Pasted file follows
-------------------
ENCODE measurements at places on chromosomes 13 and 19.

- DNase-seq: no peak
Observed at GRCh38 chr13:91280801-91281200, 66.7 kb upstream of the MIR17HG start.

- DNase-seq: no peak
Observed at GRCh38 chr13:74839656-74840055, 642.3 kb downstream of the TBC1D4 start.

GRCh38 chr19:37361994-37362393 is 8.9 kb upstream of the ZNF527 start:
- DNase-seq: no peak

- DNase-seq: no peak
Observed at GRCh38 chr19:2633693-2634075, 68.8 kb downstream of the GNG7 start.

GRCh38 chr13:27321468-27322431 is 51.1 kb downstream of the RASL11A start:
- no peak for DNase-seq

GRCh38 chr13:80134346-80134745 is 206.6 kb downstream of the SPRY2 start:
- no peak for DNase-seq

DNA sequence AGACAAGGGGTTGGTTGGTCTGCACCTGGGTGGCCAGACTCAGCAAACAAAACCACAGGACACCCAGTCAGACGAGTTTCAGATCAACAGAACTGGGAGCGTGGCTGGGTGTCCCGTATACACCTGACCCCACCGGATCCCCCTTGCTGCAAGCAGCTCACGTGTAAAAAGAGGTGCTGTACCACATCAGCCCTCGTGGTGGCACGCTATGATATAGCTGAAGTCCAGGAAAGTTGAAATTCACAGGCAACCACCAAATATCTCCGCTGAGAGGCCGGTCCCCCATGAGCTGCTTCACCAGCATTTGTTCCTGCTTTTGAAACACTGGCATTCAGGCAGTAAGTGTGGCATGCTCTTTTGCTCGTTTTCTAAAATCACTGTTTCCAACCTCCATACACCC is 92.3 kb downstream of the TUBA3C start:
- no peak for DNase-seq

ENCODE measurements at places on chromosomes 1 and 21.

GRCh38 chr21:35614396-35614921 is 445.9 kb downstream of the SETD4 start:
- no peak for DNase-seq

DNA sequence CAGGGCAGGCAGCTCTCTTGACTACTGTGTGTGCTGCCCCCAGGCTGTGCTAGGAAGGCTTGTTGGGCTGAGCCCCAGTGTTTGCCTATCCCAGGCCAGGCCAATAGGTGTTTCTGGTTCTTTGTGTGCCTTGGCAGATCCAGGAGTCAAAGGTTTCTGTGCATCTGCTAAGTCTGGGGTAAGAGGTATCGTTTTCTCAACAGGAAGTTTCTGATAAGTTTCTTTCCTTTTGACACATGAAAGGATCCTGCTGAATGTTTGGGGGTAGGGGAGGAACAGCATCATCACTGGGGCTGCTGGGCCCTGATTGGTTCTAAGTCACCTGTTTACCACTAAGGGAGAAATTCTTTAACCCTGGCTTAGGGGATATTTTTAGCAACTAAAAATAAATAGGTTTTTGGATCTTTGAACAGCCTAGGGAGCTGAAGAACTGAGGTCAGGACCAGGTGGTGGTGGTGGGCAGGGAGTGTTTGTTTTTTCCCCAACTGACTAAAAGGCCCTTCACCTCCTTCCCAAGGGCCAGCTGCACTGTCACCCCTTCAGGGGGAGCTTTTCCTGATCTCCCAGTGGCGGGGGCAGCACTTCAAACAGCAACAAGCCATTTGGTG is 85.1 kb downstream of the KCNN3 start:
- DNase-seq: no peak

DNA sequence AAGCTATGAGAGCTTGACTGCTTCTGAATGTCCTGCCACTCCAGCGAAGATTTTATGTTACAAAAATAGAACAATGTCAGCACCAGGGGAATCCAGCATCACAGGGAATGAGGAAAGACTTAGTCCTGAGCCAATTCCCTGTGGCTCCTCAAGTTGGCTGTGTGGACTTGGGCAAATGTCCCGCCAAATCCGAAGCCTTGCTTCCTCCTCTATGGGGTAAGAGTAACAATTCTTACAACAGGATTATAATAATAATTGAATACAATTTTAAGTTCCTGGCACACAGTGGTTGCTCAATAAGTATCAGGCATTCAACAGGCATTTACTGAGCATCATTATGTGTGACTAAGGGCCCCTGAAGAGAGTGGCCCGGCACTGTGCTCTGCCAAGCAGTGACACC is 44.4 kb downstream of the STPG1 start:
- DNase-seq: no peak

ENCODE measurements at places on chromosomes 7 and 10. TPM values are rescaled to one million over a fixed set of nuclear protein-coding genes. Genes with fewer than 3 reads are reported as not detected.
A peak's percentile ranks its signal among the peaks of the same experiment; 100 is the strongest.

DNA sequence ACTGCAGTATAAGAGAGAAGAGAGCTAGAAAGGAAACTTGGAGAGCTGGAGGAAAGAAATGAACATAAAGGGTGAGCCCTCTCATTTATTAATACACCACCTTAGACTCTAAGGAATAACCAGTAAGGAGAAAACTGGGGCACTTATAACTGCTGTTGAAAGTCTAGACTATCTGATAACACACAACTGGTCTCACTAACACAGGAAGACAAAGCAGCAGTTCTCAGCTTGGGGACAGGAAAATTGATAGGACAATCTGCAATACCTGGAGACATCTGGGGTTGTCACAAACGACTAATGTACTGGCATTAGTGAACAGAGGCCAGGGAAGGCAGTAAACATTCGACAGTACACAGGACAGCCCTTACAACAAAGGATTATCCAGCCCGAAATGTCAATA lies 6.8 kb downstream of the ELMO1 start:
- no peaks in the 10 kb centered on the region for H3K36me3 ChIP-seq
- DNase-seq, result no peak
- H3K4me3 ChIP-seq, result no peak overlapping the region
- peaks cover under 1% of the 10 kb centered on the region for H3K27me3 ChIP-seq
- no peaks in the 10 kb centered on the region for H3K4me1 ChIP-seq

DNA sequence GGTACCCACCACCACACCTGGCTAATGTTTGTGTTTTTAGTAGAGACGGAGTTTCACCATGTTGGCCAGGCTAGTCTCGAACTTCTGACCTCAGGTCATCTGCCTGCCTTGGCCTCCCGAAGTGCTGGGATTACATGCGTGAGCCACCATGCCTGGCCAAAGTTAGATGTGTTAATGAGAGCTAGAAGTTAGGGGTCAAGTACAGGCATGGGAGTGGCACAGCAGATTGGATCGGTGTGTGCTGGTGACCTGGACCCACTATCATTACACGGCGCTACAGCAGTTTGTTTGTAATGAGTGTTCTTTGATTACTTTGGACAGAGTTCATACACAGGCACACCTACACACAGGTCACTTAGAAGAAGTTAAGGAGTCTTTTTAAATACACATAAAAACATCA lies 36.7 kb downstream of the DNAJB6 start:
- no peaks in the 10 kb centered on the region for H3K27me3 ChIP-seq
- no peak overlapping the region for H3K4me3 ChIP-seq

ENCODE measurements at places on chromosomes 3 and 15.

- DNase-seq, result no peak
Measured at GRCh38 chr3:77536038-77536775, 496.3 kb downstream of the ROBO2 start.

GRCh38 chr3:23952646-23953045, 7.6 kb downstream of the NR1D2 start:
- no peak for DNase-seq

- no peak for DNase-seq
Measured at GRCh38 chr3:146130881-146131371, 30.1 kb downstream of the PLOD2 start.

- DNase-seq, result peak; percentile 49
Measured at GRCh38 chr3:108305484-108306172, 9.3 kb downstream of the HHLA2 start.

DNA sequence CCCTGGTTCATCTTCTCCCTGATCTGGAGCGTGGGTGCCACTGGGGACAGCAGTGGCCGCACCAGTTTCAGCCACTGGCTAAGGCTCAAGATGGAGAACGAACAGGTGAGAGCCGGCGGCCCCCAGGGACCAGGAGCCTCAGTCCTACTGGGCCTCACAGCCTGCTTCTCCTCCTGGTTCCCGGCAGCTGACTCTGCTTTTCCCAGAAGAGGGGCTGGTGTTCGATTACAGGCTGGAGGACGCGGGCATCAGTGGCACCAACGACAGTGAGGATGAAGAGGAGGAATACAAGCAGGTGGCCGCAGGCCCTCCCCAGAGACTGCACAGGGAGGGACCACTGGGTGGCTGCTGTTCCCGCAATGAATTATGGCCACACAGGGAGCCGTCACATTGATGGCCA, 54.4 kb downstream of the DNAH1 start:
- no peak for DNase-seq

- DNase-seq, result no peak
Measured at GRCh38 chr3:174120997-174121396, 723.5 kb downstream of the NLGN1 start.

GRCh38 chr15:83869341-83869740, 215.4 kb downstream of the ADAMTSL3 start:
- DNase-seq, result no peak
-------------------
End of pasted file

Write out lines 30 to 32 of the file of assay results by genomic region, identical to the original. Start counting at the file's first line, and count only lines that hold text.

- no peaks in the 10 kb centered on the region for H3K4me1 ChIP-seq

DNA sequence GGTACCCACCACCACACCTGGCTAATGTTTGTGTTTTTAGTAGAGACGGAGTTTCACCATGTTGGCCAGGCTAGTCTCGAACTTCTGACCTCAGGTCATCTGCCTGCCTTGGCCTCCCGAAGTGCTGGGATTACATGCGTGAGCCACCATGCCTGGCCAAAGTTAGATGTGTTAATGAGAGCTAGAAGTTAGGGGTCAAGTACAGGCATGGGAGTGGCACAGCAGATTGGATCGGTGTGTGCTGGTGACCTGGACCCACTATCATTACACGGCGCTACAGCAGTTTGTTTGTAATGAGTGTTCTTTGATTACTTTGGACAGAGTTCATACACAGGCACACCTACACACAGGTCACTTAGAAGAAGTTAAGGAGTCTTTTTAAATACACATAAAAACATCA lies 36.7 kb downstream of the DNAJB6 start:
- no peaks in the 10 kb centered on the region for H3K27me3 ChIP-seq